Marlow, Joyce. Making Memories: Celebrating Mothers and Daughters Through Traditions, Crafts, and Lore. Fireside, 2001. Traditional in orientation, this compendium offers mothers and daughters many ideas for shared activities to enjoy a sense of mutual love and appreciation.

Marshall, Carl with David Marshall. The Book of Myself: A Do-It-Yourself Autobiography in 201 Questions. Hyperion, 1997. This grandfather/grandson team have created a keepsake "fill-in" book that's fun and has excellent memory prompts.

Martin, Tovah and Richard W. Brown (photographer). A Time to Blossom: Mothers, Daughters, and Flowers. Houghton Mifflin, 2001. Written by a well-known garden writer, this book shares her childhood memories and includes mother-daughter flower projects.

Martz, Sandra and Shirley Coe (eds). Generation to Generation: Reflections on Friendships Between Young and Old. Papier-Mache, 1998. A wonderful, inspiring collection of stories, poems, and photos.

Massing, Phyllis and E. Rhoda Lewis. From Generation... To Generation. 1995. LIFE STORIES/A Video Legacy, PO Box 260436, Encino, CA 91426, (818) 995-3315. How to record your family history on audiotape and videotape.

Maushart, Susan. The Mask of Motherhood: How Becoming a Mother Changes Everything and Why We Pretend It Doesn't. Penguin, 2000. Written by a sociologist, a provocative, candid look at the realities of motherhood, ultimately confirming it as one of the toughest yet rewarding jobs.

McBride, James. Family: A Celebration of Humanity. William Morrow, 2001. A stunning pictorial journal that cuts across race and nationality to bring to life the intimate moments and emotions shared by all families. By both professional and amateur photographers, part of the photo exhibit Moments of Intimacy, Laughter and Kinship (M.I.L.K.).

McFadden, Tara Ann (ed). Mothers: A Loving Celebration. Courage Books, 1997. 60 images of loving mothers from contemporary and ancient artists coupled with quotations divided into four chapters -- initiation, newborns, friends, my mother.

Menzel, Peter. Material World: A Global Family Portrait. Sierra Club Books, 1995. An utterly amazing, thought-provoking portrait comparing life in 30 nations, in all its similarities and disparities. Starting with a "big picture" photo outside their home with all their worldly goods around them, average families are intimately profiled through photos, statistics, and stories.

Miller, John (ed). Legends: Women Who Have Changed the World, Through the Eyes of Great Women Writers. New World Library, 1998. An exquisite collection of essays and photographs of 50 women including Amelia Earhart, Audrey Hepburn, Mother Teresa, Gertrude Stein, Margaret Thatcher, and Eleanor Roosevelt.

Moore, Robin. Creating a Family Storytelling Tradition. August House, 1999. A great guide for creating, telling, and listening to stories.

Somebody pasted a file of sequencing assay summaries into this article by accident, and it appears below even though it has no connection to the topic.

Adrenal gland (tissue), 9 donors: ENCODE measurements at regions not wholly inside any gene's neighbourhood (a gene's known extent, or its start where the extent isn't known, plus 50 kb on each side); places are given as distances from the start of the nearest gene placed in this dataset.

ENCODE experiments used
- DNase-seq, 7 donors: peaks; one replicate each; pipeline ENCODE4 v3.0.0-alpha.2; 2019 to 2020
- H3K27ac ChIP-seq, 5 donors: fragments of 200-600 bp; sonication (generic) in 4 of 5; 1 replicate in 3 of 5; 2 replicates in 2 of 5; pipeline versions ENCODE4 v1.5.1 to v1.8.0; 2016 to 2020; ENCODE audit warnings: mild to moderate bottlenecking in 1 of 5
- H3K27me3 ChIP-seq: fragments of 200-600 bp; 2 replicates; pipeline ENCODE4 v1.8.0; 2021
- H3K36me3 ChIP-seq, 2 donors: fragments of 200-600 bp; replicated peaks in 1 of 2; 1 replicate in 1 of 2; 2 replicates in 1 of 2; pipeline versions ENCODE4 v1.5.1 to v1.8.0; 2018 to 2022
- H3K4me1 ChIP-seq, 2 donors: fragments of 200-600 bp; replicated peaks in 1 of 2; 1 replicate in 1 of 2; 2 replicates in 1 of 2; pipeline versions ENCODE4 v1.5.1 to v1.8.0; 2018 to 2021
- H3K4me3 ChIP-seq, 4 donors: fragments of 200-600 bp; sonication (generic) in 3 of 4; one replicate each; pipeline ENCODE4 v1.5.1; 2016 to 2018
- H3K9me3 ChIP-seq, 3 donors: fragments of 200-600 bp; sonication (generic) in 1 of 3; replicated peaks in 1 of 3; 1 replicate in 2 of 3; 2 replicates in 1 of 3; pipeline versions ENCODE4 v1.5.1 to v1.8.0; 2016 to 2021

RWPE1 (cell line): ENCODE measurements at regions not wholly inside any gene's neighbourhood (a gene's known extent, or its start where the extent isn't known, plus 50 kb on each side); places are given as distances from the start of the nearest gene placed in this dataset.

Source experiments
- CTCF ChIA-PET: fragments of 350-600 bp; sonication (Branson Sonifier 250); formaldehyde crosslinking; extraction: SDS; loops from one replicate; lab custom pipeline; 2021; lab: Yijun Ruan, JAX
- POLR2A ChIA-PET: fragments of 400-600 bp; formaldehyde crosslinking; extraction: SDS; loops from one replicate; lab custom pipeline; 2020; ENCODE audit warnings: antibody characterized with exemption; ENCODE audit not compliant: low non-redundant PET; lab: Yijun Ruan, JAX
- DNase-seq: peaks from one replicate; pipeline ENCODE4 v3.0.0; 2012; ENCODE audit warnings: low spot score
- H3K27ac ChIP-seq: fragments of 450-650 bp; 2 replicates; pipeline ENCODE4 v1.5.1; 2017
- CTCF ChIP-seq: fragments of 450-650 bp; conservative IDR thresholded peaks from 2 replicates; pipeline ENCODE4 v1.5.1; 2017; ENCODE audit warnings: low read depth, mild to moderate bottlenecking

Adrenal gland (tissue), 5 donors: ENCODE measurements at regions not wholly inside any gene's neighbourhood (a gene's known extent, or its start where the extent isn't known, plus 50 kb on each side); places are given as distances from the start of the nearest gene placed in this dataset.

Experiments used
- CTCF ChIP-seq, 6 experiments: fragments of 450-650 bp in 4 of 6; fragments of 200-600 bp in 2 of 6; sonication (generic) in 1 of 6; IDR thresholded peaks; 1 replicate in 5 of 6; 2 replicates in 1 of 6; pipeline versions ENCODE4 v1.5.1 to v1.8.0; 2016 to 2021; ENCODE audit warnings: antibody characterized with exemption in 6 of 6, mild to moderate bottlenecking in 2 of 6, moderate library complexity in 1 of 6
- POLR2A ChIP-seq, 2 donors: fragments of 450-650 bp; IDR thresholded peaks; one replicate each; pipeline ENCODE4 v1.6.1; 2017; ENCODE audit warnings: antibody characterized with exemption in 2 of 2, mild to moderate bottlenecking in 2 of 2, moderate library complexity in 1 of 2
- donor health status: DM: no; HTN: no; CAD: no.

Morgan, George. Your Family Reunion: How to Plan It, Organize It, and Enjoy It. Ancestry Publishing, 2001. A well-organized guide with great tips for all types of reunions from a casual backyard barbecue to a get-together at a hotel or resort to a weeklong cruise.

Newman, Cathy. Fashion. National Geographic, 2001. From historic turn-of-the-century portraits of Native Americans to captivating photos from all over the world, this is a reference tool and coffee table book in one volume. Lively and provocative essays drawn from interviews with prominent fashion industry insiders offer insights into the role fashion has played throughout history.

Newman, Sally, Christopher R. Ward, Thomas B. Smith, Janet O. Wilson, and James M. McCrea. Intergenerational Programs: Past, Present, and Future. Taylor & Francis, 1997. An excellent reference source that includes information on the history and philosophy of intergenerational programs, and a comprehensive bibliography and list of programs.

Newman, Susan. Little Things Long Remembered: Making Your Children Feel Special Every Day. Crown, 1993. A collection of hundreds of ideas to create family moments that become special memories.

Nicholaus, Bret and Paul Lowrie. Who We Are: Questions to Celebrate the Family. New World Library, 2000. From the bestselling "question guys" comes a fill-in book with unusual, thought-provoking, and inspiring questions to ask each member of your family.

Nolte, Dorothy Law and Rachel Harris. Children Learn What They Live: Parenting to Inspire Values. Workman, 1998. Since its publication in 1954, Dorothy Law Nolte's inspirational and educational poem has been published worldwide. Each of the 19 couplets of the poem is developed into a chapter -- on jealousy, criticism, praise, recognition, honesty, fairness, tolerance, and more -- to offer a clear, constructive perspective on teaching basic life lessons.

Orenstein, Peggy. Flux: Women on Sex, Work, Kids, Love, and Life in a Half-Changed World. Doubleday, 2000. A thought-provoking exploration of what it means to be a woman at the beginning of this century.

Pavuk, Stephen, Pamela Pavuk and Diana Thurman illus. The Story of a Lifetime: A Keepsake of Personal Memoirs. TriAngel, 2000. A "fill-in" book with many thought-provoking questions to cover everything in your personal story from your family background and childhood to your regrets, milestones, and advice for your children and grandchildren.

Pawel, Jody Johnston. The Parent's Toolshop: The Universal Blueprint for Building a Healthy Family. Ambris Publishing, 2000. Proven, flexible tools for implementing language and actions for effective parenting.

Peters, Joan. Not Your Mother's Life: Changing the Rules of Work, Love, and Family. Perseus Books, 2001. With real-life examples of women doing it their way, this book offers one roadmap to help today's generation of young women combine work and family.

Pipher, Mary. The Shelter of Each Other: Rebuilding Our Families. Ballantine, 1996. A practical, hopeful book about nurturing families.